The other aspect of “…Tides” that works is the cast. Depp is as good as ever as the cunning Sparrow, and Geoffrey Rush plays Barbossa with plenty of relish. Penélope Cruz is the love interest of Depp, as well as the daughter of Blackbeard, and she fits right in. The best addition to the cast is that of Ian McShane (“Deadwood”) as Blackbeard. McShane is about as good at playing a villain as anyone you will ever see. He is menacing, ruthless, and just about perfect as the world’s most infamous pirate.
While “…Tides” is clearly a huge step in the right direction for the franchise, it still has its issues. One of the side plots in the film is a love story between a passenger on Blackbeard’s ship and a mermaid. This particular plot line is ridiculous, and some of the worst acting and dialogue comes out of these scenes. Also, new director Rob Marshall (“Chicago”) completely overuses the film’s excellent music soundtrack, as it is almost omnipresent from start to finish. While a vast improvement, “…Tides” still cannot recreate the originality of the first movie of the franchise. There are some excellent effects and funny lines, but the film will leave the viewer with a “been there, done that” taste.
The content of “Tides” is on par with that of the previous films in the franchise. There is plenty of violence and several deaths, all of which are mostly bloodless. Some women are seen in corsets and revealing tops. The mermaids in the film appear to be topless, but their torsos are scaly and not human flesh, which gives them a similar effect of the female Navii from “Avatar”. There is also some sexual innuendo present, mostly in the form of flirtation between Depp and Cruz. “…Tides” has a few issues, but is much cleaner than most PG-13 releases.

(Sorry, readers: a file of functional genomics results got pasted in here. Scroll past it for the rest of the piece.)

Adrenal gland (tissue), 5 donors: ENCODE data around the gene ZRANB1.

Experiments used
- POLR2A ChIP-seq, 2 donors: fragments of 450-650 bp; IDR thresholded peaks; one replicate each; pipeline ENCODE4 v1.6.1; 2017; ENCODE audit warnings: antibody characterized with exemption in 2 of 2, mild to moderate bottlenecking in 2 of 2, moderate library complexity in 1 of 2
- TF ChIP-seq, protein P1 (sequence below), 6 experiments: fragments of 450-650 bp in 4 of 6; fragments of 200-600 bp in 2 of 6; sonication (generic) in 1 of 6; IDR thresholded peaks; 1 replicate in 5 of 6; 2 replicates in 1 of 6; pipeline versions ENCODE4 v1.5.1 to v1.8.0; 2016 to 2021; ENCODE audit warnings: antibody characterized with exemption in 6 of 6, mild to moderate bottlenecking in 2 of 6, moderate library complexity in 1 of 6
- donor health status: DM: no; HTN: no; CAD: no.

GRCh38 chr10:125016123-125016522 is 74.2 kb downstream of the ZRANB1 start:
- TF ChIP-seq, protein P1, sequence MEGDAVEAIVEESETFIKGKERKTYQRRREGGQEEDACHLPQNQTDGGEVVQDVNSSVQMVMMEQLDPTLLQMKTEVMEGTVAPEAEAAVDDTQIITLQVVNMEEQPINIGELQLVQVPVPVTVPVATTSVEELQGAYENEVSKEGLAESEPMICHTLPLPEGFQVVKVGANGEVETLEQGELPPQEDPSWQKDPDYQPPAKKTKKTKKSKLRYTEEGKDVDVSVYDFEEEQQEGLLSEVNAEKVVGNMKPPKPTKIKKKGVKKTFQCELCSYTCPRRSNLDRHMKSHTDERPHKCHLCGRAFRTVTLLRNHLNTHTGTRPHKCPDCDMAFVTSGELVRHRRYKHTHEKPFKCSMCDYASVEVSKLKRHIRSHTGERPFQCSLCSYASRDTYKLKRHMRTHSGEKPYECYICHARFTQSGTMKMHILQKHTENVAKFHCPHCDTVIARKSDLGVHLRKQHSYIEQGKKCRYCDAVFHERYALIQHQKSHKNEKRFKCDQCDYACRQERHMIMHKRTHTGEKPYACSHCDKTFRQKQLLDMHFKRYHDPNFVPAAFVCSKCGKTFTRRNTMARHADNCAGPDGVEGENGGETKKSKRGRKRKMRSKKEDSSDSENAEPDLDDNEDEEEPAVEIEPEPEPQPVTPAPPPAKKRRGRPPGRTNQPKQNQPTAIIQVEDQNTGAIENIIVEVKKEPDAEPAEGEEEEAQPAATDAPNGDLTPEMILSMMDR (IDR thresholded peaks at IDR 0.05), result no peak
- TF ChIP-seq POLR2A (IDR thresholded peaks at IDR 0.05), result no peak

Just like the previous films of the series, “…Tides” contains its fair share of magic and mysticism. While the pirate Blackbeard was an actual historical figure, the film makes him a master of magic and voodoo. He uses a doll to control Sparrow and, also, has power over his ship. While there is a Christian character represented, the film deals mostly in the realm of fantasy, and thus the viewer should not be surprised by nods to voodoo pirates or flying vampire mermaids. Also, anyone that has seen any of the “Pirates…” films will know that while Sparrow is the protagonist, he is still a pirate first and does not behave in a manner suitable for mimicking.
The fourth film in a franchise usually is not good, much less great. Take into account the quality of its predecessors and the chance for a good film diminishes greatly. Surprisingly, this movie puts the “Pirates…” franchise back on track and restores much of the shine that has been missed since the original. For teens and adults, “…Tides” is a fun adventure with great special effects. A step below the first, but miles ahead of the next two, “Pirates of the Caribbean: On Stranger Tides” is a solid addition to the franchise.
Violence: Heavy / Profanity: Minor / Sex/Nudity: Moderate
See list of Relevant Issues—questions-and-answers.